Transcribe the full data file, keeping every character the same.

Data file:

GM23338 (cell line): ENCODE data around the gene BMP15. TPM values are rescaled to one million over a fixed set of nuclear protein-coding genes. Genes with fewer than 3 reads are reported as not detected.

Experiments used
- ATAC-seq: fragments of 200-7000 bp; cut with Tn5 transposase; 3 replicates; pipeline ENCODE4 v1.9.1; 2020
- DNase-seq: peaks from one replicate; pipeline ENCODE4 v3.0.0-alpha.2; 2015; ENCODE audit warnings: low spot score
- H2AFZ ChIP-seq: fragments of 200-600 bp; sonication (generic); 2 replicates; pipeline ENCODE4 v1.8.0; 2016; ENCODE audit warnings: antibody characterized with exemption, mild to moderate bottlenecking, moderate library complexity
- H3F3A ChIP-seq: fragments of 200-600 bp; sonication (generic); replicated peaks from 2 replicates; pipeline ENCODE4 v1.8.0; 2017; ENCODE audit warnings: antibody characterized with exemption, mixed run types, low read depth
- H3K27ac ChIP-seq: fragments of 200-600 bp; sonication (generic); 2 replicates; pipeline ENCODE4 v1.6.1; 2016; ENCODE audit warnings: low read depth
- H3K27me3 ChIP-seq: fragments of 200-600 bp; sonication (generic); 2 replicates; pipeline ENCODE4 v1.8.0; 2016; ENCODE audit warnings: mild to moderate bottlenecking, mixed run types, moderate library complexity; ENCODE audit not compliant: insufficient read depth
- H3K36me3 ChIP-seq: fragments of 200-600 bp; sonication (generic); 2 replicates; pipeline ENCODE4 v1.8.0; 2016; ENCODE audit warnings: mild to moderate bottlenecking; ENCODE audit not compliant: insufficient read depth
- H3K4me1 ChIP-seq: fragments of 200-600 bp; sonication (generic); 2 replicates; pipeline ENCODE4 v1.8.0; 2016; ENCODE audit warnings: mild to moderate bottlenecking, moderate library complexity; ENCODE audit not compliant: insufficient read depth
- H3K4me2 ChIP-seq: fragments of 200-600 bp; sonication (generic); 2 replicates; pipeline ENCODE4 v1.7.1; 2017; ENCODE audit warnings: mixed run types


GM23338 (cell line): ENCODE data around the gene BMP15. TPM values are rescaled to one million over a fixed set of nuclear protein-coding genes. Genes with fewer than 3 reads are reported as not detected.

Experiments used
- ATAC-seq: fragments of 200-7000 bp; cut with Tn5 transposase; 3 replicates; pipeline ENCODE4 v1.9.1; 2020
- DNase-seq: peaks from one replicate; pipeline ENCODE4 v3.0.0-alpha.2; 2015; ENCODE audit warnings: low spot score
- H2AFZ ChIP-seq: fragments of 200-600 bp; sonication (generic); 2 replicates; pipeline ENCODE4 v1.8.0; 2016; ENCODE audit warnings: antibody characterized with exemption, mild to moderate bottlenecking, moderate library complexity
- H3F3A ChIP-seq: fragments of 200-600 bp; sonication (generic); replicated peaks from 2 replicates; pipeline ENCODE4 v1.8.0; 2017; ENCODE audit warnings: antibody characterized with exemption, mixed run types, low read depth
- H3K27ac ChIP-seq: fragments of 200-600 bp; sonication (generic); 2 replicates; pipeline ENCODE4 v1.6.1; 2016; ENCODE audit warnings: low read depth
- H3K27me3 ChIP-seq: fragments of 200-600 bp; sonication (generic); 2 replicates; pipeline ENCODE4 v1.8.0; 2016; ENCODE audit warnings: mild to moderate bottlenecking, mixed run types, moderate library complexity; ENCODE audit not compliant: insufficient read depth
- H3K36me3 ChIP-seq: fragments of 200-600 bp; sonication (generic); 2 replicates; pipeline ENCODE4 v1.8.0; 2016; ENCODE audit warnings: mild to moderate bottlenecking; ENCODE audit not compliant: insufficient read depth
- H3K4me1 ChIP-seq: fragments of 200-600 bp; sonication (generic); 2 replicates; pipeline ENCODE4 v1.8.0; 2016; ENCODE audit warnings: mild to moderate bottlenecking, moderate library complexity; ENCODE audit not compliant: insufficient read depth
- H3K4me2 ChIP-seq: fragments of 200-600 bp; sonication (generic); 2 replicates; pipeline ENCODE4 v1.7.1; 2017; ENCODE audit warnings: mixed run types